The next salvation comes after a naked beating (16:22-23) from the city guards, resulting from the owner of the slave girl lamenting his loss of fortune from her conversation. Getting saved changes your entire course in life and sometimes those who were close to you, now persecute you (1 Peter 4:4). This man attempts to get Paul back for his loss of livelihood by bringing them before the courts. Soon, Paul and Silas are thrown into prison by the jailer. They are placed in stocks – these were big blocks of wood that fastened their legs so they couldn’t move and suffer a painful and humiliating turn of events for the cost for the Salvation of the girl. Paul will later write to the Philippians (Philippians 1:29-30) that you have been granted to suffer for Christ, just as you saw me do. Surely this event would have sprung to mind. In verse 25 Paul is singing hymns to God, with the eager ears of the other prisoners listening. Such a reaction to a naked beating and stocks would hardly be normal.
Matt Chandler says this about Paul’s attitude towards suffering and imprisonment,
We see Paul’s gospel fixation echoed throughout his letter to the Philippians. He is the man who when threatened says, Well, to die is gain.” In response his captors will say, “We’ll torture you, then. He says, “I don’t count the present suffering as worthy to even compare to the future glory.” You can’t win with a guy like this. If you want to kill him, he s cool with that because it means he gets to be with Jesus. If you want to make him suffer, he’s cool with that, so long as it makes him like Jesus. If you want to let him live, he’s fine with that, because to him, “to live is Christ.”
Matt Chandler, “To Live Is Christ. To Die Is Gain.” 2013. Pg 24
For Paul, as he writes in the first 11 verses of Philippians 1, the Gospel was at the centre of all he did and it sustained him, and his well being mattered little compared to magnifying Jesus.
All of a sudden a violent earthquake shakes the foundation of the prison and the cells open wide (16:26). This woke the jailer and, seeing the doors open, assumed that the prisoners had escaped. This burly man knew the consequences of this – his own life would be required. He had failed in his job and would be punished. Far better to end it himself (16:27) than face an agonising Roman death. Don’t miss this! He’s going to end his life, he’s not in a good place. And it’s into this that Paul’s voice is heard, Stop! Don’t hurt yourself! (16:28). We are all here!
What an incredible course of events! One moment he was going to end his life, but, the very event that caused him to feel the burden of living like never before, was God’s vehicle of waking him up and giving him eternal life. Trembling with fear and being terribly overwhelmed with all this, he falls to Paul’s feet and says, what must I do to be saved? (16:30). He means more than simply keeping his job and not taking his own life. This guy is not the intellect like Lydia, nor is he super spiritual like the slave girl. He’s a typical worker from 8-5, wants to do well, go home, hug his wife and have a beer. Go to the pub Friday night and support Collingwood. And the Spirit grabs him just like the other two. How? By Paul’s example. He saw Paul’s life – he stuck him in jail. He heard Paul singing in the cell. This guy needed to see what difference Jesus made in someone’s life and by the power of God, he then woke him to saving faith. Acts 16:31-34 then recount the complete change in character than this man experienced. Instead of beating and torturing, he bandaged and treated Paul and Silas. He gave them food, opened his home and invited his family to hear the Gospel and, notice this, joy flowed from this (16:34).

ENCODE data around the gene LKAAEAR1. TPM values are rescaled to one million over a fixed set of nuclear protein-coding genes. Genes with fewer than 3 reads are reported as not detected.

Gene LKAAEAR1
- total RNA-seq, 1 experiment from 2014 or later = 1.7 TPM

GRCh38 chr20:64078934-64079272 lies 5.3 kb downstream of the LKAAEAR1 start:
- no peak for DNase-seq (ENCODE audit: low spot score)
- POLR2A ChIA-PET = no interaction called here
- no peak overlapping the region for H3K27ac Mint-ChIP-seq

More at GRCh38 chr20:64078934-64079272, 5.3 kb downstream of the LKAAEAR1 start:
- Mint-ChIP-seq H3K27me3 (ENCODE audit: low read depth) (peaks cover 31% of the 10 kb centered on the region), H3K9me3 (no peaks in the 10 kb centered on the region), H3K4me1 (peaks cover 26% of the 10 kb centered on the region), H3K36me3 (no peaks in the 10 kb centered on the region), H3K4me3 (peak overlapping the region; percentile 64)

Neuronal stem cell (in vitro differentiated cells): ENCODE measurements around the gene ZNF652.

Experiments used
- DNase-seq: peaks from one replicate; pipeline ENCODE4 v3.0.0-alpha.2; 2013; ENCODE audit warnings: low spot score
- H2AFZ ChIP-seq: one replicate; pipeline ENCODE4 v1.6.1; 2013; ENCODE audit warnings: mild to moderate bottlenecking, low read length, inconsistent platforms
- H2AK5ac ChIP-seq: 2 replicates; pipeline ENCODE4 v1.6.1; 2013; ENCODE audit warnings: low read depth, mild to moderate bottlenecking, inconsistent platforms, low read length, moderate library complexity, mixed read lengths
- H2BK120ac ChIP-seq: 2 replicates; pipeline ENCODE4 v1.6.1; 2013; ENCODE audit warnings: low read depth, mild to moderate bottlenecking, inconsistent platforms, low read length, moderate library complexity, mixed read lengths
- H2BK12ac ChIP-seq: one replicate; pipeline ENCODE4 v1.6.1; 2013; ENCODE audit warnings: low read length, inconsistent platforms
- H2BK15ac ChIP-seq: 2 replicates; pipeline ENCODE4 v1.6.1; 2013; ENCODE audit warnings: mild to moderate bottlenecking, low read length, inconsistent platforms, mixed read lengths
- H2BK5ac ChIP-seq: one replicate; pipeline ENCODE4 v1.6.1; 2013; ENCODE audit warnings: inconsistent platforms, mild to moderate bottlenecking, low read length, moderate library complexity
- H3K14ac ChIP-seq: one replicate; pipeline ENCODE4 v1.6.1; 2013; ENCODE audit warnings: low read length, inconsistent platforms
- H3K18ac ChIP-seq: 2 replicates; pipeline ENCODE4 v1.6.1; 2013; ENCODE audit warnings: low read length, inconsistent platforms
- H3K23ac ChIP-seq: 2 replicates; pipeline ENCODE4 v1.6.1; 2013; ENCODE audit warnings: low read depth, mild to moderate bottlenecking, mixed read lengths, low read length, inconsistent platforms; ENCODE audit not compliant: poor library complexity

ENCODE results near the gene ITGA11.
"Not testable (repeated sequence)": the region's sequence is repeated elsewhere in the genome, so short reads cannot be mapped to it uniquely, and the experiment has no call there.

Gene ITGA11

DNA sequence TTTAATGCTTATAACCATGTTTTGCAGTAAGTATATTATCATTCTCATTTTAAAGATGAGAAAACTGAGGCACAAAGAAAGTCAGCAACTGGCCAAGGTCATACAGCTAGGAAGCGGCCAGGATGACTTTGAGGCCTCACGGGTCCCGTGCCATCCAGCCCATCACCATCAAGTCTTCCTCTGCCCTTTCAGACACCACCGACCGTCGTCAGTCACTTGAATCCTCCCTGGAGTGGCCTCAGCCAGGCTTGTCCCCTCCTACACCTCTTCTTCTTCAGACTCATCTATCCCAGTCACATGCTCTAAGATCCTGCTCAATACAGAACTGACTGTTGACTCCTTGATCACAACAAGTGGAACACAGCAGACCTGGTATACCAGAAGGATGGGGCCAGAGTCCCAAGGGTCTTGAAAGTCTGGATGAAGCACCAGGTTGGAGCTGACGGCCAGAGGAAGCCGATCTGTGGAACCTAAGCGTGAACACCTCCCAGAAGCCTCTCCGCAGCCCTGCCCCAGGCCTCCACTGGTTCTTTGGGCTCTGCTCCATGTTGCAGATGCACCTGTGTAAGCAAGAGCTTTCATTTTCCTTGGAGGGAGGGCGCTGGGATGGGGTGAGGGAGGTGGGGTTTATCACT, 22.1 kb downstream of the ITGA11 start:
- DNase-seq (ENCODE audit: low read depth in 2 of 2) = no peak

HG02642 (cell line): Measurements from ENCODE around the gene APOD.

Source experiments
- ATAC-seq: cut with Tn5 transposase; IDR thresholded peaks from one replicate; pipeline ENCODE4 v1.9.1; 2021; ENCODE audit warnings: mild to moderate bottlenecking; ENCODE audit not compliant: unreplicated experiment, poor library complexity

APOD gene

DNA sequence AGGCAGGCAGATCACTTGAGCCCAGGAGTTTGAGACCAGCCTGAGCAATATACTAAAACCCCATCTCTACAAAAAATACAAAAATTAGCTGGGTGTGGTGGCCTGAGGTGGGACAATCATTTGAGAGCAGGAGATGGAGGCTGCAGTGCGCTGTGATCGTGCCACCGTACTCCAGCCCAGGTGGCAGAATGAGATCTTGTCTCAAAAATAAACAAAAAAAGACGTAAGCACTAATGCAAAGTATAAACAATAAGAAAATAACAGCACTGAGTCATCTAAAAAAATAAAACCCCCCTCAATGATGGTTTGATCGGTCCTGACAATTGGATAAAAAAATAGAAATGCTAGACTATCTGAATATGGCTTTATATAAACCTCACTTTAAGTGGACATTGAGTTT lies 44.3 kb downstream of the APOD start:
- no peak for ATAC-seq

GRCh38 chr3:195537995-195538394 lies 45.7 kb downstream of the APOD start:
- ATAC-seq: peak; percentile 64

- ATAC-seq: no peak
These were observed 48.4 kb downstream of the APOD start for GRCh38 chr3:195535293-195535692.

All of this lead to Paul and Silas receiving an apology from the city guards for the way they treated two Roman citizens and, to keep it quiet, they asked them to leave the city (16:39). Before departing, Paul went to saw Lydia and the church, encouraged them and then left quickly (16:40).
This wasn’t the typical church planting method we think of. It was relatively simple with Lydia, but pretty quickly it all went upside down with the slave girl, beating and imprisonment and another salvation – all before being pushed out of town. But the church was born and the church grew. Lydia may have been a business woman in a man’s world in Rome, but in the Church she was an equal. Saved by grace, just like the slave girl and the jailer. The church formed when this odd bunch of people, from the most diverse backgrounds meet Jesus.
This bunch of believers loved Paul and continued to support him and his mission work. 10 years would pass since then before the letter to the Philippians was written.